After exposure to irradiation and formation of the non-phase separated ternary chalcogenide glass, the unreacted arsenic sulfide is soluble in a CF.sub.4 plasma, and the ternary compound is extremely insoluble under the same conditions. The unreacted silver may be removed by sputtering or a wet chemical dip and the unreacted arsenic sulfide regions may be removed by reactive ion etching with CF.sub.4 to selectively expose the underlying planarized layer. The unremoved ternary compound may now be used to selectively protect the planarized layer during a subsequent etching step, in an O.sub.2 plasma or in NaOH, to yield a negative of the mask pattern. Alternatively, a positive image of the mask pattern may be produced by processing the exposed resist by reactive ion etching using a sulfur gas plasma to dissolve the ternary, but not completely dissolve the unexposed arsenic sulfide. Thus, either a negative or positive image may be obtained using the same resist scheme but using a different reactant during subsequent development. While the dry development schemes provide better resolution, wet development techniques may also be employed in the processing.

The resulting structure may be used either as a surface mask or left as a patterned underlayer, such as an inter-metal dielectric, which remains as part of the finished circuit or structure.

These and other objects, features and advantages of the present invention will become more apparent to those skilled in the art from the following, more detailed description of the invention with reference to its preferred embodiments and to the accompanying drawings.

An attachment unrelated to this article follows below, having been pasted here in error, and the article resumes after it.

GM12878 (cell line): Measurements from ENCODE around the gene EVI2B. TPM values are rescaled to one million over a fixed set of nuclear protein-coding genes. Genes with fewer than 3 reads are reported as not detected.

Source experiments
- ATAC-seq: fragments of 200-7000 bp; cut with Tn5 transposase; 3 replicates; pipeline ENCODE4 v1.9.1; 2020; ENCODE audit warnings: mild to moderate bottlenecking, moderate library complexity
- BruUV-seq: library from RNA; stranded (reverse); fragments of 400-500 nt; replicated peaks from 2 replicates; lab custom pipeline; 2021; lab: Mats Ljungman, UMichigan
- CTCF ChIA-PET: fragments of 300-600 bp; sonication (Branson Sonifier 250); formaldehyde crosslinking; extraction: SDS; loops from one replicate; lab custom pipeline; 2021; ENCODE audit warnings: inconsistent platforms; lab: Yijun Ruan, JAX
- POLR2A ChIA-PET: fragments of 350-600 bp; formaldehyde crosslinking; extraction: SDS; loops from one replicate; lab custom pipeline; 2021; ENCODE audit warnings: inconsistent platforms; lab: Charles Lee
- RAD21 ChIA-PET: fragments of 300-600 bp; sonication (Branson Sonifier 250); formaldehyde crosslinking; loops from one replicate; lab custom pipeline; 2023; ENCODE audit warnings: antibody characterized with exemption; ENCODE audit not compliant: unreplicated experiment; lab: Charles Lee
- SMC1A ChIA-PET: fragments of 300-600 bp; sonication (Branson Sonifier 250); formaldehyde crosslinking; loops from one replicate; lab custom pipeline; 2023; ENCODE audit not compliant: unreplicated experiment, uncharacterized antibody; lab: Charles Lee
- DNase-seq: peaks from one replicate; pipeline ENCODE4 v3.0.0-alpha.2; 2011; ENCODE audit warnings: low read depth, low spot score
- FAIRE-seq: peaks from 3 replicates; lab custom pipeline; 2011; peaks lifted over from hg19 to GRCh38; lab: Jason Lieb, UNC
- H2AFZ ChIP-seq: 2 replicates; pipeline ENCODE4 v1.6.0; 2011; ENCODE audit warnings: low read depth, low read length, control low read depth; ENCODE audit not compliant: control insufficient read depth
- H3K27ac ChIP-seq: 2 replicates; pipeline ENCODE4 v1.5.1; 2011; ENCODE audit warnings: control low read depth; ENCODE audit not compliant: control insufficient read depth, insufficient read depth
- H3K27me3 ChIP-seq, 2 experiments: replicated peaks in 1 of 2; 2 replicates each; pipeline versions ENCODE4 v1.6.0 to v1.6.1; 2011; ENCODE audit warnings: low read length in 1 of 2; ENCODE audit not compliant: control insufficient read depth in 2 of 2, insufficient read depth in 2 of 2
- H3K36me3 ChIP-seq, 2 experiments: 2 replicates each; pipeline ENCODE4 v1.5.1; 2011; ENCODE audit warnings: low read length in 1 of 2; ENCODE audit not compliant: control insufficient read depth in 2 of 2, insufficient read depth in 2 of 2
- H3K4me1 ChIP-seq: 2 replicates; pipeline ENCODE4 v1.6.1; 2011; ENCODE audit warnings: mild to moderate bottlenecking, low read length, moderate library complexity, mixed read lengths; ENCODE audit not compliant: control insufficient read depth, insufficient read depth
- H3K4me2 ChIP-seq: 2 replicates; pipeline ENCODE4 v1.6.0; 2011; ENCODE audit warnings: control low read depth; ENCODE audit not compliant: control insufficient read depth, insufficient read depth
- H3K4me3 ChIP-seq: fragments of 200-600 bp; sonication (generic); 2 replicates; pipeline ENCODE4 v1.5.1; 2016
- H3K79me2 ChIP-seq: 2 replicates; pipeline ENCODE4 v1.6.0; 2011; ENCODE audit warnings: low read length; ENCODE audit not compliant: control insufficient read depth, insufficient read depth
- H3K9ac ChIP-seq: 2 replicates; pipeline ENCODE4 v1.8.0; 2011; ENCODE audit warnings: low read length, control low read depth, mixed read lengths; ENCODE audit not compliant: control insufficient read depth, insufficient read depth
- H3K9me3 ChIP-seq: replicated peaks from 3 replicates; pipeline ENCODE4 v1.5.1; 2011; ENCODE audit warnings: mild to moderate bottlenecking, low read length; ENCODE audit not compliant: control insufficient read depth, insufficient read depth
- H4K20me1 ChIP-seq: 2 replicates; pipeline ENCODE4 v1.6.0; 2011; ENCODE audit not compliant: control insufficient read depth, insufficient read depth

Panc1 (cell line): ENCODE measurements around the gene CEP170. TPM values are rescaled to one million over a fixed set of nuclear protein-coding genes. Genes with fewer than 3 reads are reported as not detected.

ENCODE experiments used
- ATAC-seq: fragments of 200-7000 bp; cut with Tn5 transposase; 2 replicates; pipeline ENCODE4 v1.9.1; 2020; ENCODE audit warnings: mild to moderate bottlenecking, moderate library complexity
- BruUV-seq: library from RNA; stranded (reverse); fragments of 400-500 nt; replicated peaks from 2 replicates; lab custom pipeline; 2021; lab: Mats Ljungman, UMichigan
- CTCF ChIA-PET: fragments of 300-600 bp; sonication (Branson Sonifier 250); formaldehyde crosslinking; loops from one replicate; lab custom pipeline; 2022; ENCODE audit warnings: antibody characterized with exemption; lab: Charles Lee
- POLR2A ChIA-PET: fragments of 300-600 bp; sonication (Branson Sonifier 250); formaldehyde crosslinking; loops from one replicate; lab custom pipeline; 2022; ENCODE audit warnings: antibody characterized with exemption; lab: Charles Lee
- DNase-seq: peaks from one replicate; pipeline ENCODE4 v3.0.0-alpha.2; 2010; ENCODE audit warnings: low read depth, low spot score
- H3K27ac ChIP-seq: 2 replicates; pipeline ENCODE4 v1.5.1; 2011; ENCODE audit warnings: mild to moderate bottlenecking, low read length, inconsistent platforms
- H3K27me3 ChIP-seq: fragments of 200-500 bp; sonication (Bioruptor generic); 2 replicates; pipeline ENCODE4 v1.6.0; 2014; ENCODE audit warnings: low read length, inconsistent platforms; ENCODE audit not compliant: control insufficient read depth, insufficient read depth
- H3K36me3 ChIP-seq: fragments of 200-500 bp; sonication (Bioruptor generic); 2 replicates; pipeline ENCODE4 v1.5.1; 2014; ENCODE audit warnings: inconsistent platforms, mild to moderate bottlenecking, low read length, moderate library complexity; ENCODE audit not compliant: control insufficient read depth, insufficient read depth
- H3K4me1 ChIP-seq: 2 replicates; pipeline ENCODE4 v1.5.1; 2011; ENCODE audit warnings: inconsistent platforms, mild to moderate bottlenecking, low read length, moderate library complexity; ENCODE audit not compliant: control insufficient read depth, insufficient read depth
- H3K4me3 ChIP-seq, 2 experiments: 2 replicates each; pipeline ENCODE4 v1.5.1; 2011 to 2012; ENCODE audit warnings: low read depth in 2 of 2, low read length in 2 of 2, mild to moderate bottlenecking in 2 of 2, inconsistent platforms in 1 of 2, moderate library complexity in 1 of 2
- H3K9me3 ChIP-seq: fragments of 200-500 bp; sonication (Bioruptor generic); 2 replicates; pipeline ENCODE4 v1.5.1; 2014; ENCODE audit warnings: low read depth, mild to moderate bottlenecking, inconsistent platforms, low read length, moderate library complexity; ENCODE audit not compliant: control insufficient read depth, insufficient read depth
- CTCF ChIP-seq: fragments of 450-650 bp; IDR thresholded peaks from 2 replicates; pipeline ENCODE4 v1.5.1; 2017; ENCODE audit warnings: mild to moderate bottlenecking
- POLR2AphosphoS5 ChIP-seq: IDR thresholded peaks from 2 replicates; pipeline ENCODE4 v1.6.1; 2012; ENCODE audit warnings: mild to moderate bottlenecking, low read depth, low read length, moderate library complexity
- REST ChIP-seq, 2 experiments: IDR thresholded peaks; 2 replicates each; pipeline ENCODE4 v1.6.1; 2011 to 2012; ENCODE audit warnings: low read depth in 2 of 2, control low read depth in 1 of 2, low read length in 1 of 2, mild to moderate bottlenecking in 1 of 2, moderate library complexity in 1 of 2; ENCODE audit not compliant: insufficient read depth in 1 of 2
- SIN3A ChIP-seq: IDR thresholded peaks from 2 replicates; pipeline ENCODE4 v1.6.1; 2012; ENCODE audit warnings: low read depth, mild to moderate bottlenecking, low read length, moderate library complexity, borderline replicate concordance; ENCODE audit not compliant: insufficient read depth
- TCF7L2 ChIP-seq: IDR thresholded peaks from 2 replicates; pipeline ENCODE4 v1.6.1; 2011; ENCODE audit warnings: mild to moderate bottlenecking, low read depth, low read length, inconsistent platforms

BRIEF DESCRIPTION OF THE DRAWINGS

FIG. 1 is a process flow diagram illustrating the process for forming the high resolution, multi-layer resist of the present invention.

FIG. 2 is a cross-sectional diagrammatic representation of the formation of the high resolution resist material during different process stages of formation.

FIG. 3 is a ternary phase diagram of the As-S:Ag system showing glass forming regions.

FIG. 4 is a scanning electron micrograph of a typical 1 micron wide line in a multi-layer resist of the present invention.

DETAILED DESCRIPTION OF THE PREFERRED EMBODIMENTS

In accordance with the method of the present invention, and as illustrated with reference to FIG. 1 in the accompanying drawing, the process of forming the multi-layer resist according to the present invention is diagrammatically illustrated. The process assumes the provision of a substrate, such as a silicon wafer. The process consists generally of the following steps:

1. A planarized layer is spun or deposited onto the substrate 10. The planarized layer may be made of virtually any material which is self-leveling by spin casting, and may consist of organic or inorganic materials. Alternatively, planarization may be achieved by deposition of a material and subsequent etching to obtain the planarized layer. Examples of such planarizing techniques are known in the art as Resist Etch Back (REB) or Bias Sputtered Quartz (BSQ). Organic self-planarizing materials, such as novolac resin, polyimide, or polymethyl methacrylate (PMMA), may be diluted with solvent to an appropriate viscosity to planarize the particular circuit topography. Inorganic materials, such as spin on glass formations may be used, although the development schemes for these substances is different from that used for the organic materials.